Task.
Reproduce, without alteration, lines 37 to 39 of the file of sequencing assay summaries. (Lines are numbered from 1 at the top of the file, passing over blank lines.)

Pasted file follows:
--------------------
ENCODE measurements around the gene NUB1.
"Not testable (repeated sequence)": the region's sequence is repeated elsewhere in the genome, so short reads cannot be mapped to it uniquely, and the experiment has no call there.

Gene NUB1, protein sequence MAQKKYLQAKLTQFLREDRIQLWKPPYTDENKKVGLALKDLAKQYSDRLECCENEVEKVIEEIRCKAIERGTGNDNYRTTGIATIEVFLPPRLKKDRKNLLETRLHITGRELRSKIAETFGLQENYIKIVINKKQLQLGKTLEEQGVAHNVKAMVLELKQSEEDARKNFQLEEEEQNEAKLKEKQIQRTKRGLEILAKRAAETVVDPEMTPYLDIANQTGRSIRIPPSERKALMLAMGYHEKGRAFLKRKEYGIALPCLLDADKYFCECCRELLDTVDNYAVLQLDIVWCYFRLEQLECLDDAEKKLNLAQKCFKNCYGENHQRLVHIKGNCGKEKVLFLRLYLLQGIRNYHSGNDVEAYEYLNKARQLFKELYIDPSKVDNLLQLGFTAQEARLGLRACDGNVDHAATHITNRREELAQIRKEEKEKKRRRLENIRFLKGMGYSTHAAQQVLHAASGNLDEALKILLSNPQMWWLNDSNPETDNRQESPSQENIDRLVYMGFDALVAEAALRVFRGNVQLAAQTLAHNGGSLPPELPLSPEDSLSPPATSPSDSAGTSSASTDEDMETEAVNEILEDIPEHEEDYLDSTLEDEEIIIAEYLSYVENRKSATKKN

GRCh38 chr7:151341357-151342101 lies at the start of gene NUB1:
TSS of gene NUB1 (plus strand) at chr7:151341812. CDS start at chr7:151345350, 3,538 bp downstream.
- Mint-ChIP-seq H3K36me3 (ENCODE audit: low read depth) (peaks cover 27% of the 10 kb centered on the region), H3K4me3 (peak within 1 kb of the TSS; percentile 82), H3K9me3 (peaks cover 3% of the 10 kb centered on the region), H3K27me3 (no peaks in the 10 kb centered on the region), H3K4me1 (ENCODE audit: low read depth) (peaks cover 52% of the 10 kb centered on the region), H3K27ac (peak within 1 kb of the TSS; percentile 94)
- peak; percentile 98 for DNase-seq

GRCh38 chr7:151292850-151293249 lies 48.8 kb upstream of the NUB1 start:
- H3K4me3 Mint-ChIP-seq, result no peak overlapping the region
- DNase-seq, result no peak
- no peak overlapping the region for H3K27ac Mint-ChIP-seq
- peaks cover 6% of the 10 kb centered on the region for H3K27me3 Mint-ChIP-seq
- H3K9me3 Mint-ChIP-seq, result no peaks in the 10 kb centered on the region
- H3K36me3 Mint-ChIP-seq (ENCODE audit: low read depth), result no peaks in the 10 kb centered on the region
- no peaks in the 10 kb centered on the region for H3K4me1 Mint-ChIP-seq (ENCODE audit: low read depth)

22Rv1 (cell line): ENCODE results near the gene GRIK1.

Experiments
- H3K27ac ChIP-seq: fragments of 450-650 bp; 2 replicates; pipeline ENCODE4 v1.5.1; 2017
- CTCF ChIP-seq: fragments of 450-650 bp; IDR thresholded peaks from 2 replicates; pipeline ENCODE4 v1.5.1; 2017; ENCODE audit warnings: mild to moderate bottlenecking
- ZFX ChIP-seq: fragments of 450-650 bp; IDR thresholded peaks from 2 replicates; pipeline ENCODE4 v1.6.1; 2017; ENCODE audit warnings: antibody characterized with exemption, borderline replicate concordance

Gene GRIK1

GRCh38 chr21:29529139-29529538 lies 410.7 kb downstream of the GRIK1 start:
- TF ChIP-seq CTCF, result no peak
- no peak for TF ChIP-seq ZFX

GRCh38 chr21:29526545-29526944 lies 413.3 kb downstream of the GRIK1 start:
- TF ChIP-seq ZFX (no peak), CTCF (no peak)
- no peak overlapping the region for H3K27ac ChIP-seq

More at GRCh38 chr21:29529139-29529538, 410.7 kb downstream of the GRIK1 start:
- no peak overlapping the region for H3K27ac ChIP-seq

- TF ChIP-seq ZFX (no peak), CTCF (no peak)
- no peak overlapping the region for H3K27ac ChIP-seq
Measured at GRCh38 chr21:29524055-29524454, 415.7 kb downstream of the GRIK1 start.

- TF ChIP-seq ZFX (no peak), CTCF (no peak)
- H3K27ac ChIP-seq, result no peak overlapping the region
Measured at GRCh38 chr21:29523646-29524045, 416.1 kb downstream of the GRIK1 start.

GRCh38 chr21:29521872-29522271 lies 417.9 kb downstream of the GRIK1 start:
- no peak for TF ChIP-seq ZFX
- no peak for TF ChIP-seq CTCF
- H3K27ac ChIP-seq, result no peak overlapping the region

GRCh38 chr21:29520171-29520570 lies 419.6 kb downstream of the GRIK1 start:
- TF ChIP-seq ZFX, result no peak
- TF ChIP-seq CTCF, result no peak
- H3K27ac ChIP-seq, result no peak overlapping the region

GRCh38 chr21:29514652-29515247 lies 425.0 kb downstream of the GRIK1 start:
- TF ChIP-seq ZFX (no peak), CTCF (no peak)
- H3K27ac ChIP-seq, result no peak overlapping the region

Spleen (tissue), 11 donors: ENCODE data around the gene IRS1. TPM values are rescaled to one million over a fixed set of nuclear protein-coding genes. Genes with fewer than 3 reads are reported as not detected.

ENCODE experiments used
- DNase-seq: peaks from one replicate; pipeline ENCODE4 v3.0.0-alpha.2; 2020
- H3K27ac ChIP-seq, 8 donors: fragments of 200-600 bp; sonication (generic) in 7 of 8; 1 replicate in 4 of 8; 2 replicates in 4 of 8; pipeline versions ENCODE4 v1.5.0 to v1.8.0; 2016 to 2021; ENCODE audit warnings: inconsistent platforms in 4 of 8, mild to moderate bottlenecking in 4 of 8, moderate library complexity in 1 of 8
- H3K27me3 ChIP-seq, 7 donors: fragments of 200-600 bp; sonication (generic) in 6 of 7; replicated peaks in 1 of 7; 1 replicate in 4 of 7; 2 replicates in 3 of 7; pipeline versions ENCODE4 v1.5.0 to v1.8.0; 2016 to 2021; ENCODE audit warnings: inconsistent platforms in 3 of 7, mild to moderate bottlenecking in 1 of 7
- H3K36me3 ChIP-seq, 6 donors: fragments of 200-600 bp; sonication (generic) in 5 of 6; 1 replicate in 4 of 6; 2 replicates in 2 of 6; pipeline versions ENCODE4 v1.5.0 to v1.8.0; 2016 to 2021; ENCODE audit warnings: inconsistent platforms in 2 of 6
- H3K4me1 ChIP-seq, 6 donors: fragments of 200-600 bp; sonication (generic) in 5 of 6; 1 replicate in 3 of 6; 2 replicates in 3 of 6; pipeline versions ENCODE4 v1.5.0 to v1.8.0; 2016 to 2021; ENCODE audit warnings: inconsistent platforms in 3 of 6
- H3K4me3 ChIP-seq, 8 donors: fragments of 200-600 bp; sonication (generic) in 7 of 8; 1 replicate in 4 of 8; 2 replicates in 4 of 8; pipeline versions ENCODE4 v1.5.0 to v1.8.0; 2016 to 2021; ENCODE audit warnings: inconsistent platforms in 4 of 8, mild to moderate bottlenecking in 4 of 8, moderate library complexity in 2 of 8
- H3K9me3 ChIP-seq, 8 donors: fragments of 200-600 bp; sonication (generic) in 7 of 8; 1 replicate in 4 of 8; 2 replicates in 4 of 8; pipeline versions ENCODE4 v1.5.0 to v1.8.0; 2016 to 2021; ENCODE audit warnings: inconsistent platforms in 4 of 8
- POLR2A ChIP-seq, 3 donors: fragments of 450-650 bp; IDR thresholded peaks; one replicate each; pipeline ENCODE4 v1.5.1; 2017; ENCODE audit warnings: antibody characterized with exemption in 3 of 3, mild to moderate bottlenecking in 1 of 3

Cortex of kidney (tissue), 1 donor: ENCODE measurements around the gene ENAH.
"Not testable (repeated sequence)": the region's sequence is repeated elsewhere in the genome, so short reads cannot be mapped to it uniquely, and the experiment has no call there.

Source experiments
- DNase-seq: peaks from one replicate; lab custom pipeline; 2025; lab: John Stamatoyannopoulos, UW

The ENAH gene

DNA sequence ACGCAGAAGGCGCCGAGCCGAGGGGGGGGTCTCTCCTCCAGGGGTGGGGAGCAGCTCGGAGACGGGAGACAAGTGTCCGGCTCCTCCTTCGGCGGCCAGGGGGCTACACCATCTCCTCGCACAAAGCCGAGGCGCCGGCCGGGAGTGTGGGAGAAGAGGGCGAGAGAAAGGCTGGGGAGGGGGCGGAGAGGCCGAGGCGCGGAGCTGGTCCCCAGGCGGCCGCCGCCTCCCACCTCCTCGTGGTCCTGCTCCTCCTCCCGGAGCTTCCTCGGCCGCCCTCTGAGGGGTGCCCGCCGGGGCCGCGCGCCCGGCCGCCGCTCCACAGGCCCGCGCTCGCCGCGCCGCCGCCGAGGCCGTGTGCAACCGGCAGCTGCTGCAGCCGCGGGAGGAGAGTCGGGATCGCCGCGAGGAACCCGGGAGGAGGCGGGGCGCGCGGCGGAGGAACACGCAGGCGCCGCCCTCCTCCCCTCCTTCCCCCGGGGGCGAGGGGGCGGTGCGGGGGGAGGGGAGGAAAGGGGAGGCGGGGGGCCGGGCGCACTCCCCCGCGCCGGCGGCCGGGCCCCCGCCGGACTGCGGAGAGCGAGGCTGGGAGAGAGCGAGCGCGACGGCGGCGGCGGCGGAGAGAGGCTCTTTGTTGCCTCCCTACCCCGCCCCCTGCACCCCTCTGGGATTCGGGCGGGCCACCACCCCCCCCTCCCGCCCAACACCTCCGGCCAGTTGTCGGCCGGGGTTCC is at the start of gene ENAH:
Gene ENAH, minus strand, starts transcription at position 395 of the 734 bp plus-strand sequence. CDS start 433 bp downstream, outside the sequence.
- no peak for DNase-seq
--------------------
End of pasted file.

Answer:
- no peak for TF ChIP-seq ZFX
- no peak for TF ChIP-seq CTCF
- H3K27ac ChIP-seq, result no peak overlapping the region